Consolidation boom expected in spine post-pandemic: 5 surgeons share insights


Five spine surgeons discuss the impact of COVID-19 on consolidation in the spine field.

Ask Spine Surgeons is a weekly series of questions posed to spine surgeons around the country about clinical, business and policy issues affecting spine care. We invite all spine surgeon and specialist responses.

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Please send responses to Alan Condon at by 5 p.m. CDT Wednesday, July 15.

Note: The following responses were lightly edited for style and clarity.

Question: Will consolidation continue to be a trend in spine post-pandemic? 

Brent Kimball, MD. CarePoint Neurosurgery (Lone Tree, Colo.): I expect to see consolidation to not only continue to be a trend, but to accelerate post-pandemic. Most smaller spine or orthopedic practices experienced disruption in practice and were introduced to complicated and time-consuming administrative tasks, including Payment Protection Program loans and the Medicare Advanced Payment Program. Many experienced a reduction in volume and a fear of what would happen to practice operations if one or more surgeons could not be productive. 

The pandemic serves as a wakeup call to the smaller businesses as they end up bearing a high degree of marginal risk due to such disruptions. Without scale in the business, there is less elasticity to modify the work environment and the number of staff. If one or two surgeons in a small practice are sick or out of commission, the practice may suffer cash flow and payroll problems. As physicians have a new awareness of the risks and tangible reality that external forces can create unpredictably, this will push physicians and businesses to consolidate for the protection found in a practice at a larger scale. In my opinion, the most powerful forces driving the consolidation are:

1. The need to reduce/limit overhead and administrative costs that have increased due to COVID-19. 

2. More valuable payer contracts and insurance negotiation found in larger groups. 

3. Having more partners to share risk and unpredictable expenses related to future disruptions in practice, such as another pandemic or economic/healthcare slowdowns.

Richard Kube, MD. Prairie Spine (Peoria, Ill.): Consolidation will continue to be a trend due to insurance and large hospital forces. The financial advantages these groups experience through creating quasi monopolistic business scenarios are still as profitable for them now as they were prior to the pandemic. I believe these forces will attempt to seize the opportunity created by the financial squeeze the shutdown caused many small independent practices to forward their agenda of consolidation. Sadly, the government is also driving things in this direction as well. Limiting choices/competition does not improve the products and services provided in any industry. Medicine is much the same. Given that, the small and nimble practices that provide great value should survive and thrive through this time.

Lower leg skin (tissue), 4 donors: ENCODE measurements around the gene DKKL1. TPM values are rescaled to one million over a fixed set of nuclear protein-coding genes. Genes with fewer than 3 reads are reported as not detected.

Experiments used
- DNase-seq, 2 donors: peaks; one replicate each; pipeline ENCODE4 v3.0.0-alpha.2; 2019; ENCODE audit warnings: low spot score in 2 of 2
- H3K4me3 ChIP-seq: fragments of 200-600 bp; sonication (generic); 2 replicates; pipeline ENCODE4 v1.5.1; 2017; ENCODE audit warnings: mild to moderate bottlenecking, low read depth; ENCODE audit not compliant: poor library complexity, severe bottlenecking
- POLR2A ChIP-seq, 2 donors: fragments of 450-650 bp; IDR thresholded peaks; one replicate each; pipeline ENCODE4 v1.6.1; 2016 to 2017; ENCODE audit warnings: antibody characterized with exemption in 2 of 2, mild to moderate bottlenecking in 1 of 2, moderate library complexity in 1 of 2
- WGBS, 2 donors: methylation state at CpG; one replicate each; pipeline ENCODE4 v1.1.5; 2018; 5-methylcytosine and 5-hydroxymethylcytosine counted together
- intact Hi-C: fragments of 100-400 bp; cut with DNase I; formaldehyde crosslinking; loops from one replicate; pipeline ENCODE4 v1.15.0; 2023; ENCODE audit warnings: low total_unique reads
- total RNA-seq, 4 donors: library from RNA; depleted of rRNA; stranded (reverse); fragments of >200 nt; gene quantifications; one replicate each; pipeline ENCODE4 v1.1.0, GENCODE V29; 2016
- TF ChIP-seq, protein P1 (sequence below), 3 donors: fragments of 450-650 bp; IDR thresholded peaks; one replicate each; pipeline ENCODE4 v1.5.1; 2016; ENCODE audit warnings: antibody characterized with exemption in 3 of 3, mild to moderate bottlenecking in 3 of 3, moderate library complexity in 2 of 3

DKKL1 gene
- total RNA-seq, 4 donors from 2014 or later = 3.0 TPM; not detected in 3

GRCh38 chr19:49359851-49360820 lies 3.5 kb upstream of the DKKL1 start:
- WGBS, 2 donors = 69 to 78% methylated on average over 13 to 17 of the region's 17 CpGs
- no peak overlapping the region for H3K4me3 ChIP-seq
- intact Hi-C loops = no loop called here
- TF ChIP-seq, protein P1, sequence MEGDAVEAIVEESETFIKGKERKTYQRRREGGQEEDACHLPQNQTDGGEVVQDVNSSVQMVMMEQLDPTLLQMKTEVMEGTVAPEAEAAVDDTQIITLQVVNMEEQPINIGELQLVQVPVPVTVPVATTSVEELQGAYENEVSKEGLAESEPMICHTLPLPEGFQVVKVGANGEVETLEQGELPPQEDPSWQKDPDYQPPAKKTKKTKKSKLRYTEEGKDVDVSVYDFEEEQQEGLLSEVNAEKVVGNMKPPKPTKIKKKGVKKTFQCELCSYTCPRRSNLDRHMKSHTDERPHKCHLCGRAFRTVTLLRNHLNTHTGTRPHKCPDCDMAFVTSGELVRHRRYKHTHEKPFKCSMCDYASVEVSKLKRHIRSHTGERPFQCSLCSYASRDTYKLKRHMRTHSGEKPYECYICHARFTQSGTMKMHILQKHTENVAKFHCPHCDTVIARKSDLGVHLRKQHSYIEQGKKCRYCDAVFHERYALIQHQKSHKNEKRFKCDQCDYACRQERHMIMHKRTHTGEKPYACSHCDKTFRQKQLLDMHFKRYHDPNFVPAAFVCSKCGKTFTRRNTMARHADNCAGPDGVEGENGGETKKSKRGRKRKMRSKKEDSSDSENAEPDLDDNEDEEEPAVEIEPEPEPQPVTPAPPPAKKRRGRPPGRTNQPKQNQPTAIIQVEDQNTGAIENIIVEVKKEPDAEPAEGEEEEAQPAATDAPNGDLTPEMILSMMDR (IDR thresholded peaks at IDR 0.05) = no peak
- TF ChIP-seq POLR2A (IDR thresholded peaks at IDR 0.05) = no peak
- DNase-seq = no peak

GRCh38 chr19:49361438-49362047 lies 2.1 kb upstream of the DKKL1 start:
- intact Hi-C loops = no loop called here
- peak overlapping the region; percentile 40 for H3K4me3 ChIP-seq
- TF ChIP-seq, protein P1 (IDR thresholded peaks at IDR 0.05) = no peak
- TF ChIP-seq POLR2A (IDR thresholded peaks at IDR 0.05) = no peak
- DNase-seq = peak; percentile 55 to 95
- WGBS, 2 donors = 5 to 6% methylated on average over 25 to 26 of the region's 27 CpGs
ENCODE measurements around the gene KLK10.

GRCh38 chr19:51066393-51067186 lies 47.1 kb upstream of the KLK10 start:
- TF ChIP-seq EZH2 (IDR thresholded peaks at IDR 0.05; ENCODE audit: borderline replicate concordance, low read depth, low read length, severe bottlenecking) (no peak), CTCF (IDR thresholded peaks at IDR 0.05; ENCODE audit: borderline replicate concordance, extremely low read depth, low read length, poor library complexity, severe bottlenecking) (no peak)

Brian Gantwerker, MD. Craniospinal Center of Los Angeles: Consolidation will behave much like gravity. My hope is that surgeons will partner with each other, rather than relying on a hospital or health system partner. We have always had the ability to coexist with comrades/competitors. Smart surgeons will be seeking other capable surgeons to share space and cost with and to build a collaborative partnership. We can also act as support systems, as we can always sympathize with what we are going through. If you decide to be employed or partner with a larger group, learn the lessons the pandemic has taught us:  

1. Everything is negotiable and can/will change.

2. Knowing No. 1: Get everything in writing.

3. Think about what happens when your contract ends.

4. Understand what your leverage and position are before walking into negotiations.

5. Trust but verify.  

John Liu, MD. USC Spine Center (Los Angeles): In academic medicine, consolidation has been occurring for the last few years. In Southern California, all the major academic centers are buying other hospitals and absorbing practices to help compete with other conglomerate healthcare corporations. I think consolidation will be the key to survive and cut costs in the future.  

Issada Thongtrangan, MD. Microspine (Phoenix): I predict that this trend will continue after the pandemic. The first question that I always ask myself if I am thinking about consolidation is "why?" For me, I will be looking at the partner who has the same visions and work ethics. I also look at their track records of success. I am also looking to partner with an organization or a company, so we can all share data in a fast, reliable and HIPAA-compliant manner. Another important aspect is how we can lower the cost or expenses without compromising the quality of care.

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